7th June 1770
[Off Cleveland Bay, Queensland]
Light Airs between the South and East, with which we steer'd West-North-West, keeping the Main land on board, the outermost part of which at sun set bore from us West by North; but without this lay high land, which we took to be Islands. At daylight A.M. we were the Length of the Eastern part of this Land, which we found to Consist of a Group of Islands* (* Palm Islands.) laying about 5 Leagues from the Main. We being at this time between the 2, we continued advancing Slowly to the North-West until noon, at which time we were by observation in the Latitude of 18 degrees 49 minutes, and about 5 Leagues from the Main land, the North-West part of which bore from us North by West 1/2 West, the Island extending from North to East; distance of the nearest 2 Miles. Cape Cleveland bore South 50 degrees East, distant 18 Leagues. Our Soundings in the Course of this day's Sail were from 14 to 11 fathoms.
Joseph Banks Journal
Sailing between the main and Islands the main rose steep from the Water rocky and barren. Just about sun rise a shoal of fish about the size of and much like flounders but perfectly white went by the ship. At noon the Islands had mended their appearance and people were seen upon them; the Main as barren as ever with several fires upon it, one vastly large. After dinner an appearance very much like Cocoa nut trees tempted us to hoist out a boat and go ashore, where we found our supposd Cocoanut trees to be no more than bad Cabbage trees. The Countrey about them was very stoney and barren and it was almost dark when we got ashsore; we made a shift however to gather 14 or 15 new plants after which we repaird to our boats, but scarce were they put off from the shore when an Indian came very near it and shouted to us very loud; it was so dark that we could not see him, we however turnd towards the shore by way of seeing what he wanted with us, but he I suppose ran away or hid himself immediately for we could not get a sight of him.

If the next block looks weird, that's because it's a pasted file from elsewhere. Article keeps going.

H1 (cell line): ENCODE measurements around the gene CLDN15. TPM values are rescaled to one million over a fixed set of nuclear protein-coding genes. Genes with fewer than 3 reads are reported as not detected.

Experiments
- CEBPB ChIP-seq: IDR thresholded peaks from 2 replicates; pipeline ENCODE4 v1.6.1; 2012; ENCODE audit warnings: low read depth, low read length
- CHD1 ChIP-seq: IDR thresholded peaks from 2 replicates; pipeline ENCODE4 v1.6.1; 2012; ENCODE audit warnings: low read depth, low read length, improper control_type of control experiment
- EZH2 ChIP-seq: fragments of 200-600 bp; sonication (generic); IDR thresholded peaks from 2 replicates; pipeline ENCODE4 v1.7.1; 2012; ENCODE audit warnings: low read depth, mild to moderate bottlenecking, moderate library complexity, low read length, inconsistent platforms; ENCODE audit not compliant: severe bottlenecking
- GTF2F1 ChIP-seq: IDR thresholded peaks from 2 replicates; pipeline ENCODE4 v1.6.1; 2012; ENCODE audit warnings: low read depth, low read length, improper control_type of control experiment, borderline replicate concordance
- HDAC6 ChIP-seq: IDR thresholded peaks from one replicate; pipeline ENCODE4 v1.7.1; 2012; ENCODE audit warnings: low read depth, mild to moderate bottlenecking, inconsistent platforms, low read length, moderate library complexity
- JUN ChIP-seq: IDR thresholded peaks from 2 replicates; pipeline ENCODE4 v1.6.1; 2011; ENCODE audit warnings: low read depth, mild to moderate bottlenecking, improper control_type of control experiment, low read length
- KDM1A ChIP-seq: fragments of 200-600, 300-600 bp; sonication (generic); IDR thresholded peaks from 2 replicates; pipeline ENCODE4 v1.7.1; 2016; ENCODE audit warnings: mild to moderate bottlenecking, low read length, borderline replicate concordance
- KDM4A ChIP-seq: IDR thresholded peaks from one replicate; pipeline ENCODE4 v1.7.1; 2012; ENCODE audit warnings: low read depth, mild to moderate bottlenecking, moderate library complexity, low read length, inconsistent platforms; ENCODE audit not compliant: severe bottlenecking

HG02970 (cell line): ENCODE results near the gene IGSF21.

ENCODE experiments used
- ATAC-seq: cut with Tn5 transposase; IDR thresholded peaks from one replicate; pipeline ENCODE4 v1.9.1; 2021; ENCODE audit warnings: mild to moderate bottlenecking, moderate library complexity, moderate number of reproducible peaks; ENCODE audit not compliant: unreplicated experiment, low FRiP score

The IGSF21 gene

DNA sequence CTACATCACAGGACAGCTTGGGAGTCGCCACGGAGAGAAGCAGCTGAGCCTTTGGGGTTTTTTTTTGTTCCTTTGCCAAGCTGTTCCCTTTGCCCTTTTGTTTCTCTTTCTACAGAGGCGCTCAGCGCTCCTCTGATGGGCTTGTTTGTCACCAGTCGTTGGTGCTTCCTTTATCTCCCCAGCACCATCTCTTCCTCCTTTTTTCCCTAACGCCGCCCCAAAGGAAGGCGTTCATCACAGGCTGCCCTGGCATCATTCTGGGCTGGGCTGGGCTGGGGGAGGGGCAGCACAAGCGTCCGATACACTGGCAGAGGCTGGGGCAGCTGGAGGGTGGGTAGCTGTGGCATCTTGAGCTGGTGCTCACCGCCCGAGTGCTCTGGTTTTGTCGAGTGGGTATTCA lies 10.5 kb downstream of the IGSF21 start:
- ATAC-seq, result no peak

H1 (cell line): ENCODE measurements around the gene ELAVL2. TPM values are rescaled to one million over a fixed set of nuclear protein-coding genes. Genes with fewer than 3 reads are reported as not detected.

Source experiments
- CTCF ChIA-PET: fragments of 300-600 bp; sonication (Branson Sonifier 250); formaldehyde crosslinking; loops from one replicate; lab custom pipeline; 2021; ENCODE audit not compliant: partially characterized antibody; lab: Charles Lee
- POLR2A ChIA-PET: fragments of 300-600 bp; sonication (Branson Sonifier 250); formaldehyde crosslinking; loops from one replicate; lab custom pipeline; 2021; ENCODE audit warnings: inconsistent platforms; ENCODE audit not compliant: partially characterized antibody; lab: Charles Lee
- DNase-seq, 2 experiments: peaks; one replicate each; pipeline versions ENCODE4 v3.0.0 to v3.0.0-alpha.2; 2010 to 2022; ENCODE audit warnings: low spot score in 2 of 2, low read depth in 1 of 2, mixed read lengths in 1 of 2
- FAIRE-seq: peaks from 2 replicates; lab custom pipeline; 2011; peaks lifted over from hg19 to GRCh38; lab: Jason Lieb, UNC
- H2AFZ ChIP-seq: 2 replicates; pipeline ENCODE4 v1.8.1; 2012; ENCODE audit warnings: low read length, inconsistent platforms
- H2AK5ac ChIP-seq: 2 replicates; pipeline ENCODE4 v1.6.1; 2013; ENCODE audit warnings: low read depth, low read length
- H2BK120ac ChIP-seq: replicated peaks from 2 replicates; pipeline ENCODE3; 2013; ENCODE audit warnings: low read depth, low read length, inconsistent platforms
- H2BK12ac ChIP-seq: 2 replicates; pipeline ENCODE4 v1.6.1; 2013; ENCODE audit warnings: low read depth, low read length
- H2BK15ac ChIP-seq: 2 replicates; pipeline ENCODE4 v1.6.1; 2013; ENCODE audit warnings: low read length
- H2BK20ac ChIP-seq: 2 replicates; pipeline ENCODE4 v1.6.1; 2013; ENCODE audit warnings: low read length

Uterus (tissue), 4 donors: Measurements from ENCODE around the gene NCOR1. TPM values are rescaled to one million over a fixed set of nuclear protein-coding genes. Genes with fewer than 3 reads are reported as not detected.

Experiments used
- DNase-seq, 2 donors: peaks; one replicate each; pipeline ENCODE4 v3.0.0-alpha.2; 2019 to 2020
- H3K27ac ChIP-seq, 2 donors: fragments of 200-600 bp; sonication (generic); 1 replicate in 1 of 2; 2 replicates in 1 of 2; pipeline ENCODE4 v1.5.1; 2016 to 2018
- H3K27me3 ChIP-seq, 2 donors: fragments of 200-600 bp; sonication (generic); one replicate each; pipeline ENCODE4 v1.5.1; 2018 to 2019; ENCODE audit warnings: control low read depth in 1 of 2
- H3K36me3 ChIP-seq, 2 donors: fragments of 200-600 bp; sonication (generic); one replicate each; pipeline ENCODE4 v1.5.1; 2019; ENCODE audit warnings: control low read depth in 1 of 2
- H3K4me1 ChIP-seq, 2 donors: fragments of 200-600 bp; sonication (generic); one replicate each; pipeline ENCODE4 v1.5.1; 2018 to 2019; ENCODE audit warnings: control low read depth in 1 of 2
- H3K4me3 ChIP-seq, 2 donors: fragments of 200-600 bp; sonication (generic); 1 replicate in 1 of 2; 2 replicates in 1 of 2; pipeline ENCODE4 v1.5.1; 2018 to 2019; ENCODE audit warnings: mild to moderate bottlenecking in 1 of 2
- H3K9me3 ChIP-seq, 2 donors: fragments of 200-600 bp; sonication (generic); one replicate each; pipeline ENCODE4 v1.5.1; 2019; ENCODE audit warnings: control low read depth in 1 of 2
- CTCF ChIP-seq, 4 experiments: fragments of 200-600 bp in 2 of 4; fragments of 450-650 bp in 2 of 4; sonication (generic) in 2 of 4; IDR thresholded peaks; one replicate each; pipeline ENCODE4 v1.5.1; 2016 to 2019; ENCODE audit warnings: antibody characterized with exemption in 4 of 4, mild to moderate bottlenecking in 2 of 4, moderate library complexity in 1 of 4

Sydney Parkinson Journal
On the 7th, we were between a parcel of islands and the main. The main-land looked very barren and dreary: the hills upon it looked like a heap of rubbish, on which nothing was to be seen, excepting a few low bushes: but the islands made a better appearance. We saw a few people in canoes, striking fish, some smoke on the main, and some palm-trees. Latitude 18° 48’.
Posted by Arborfield at 10:02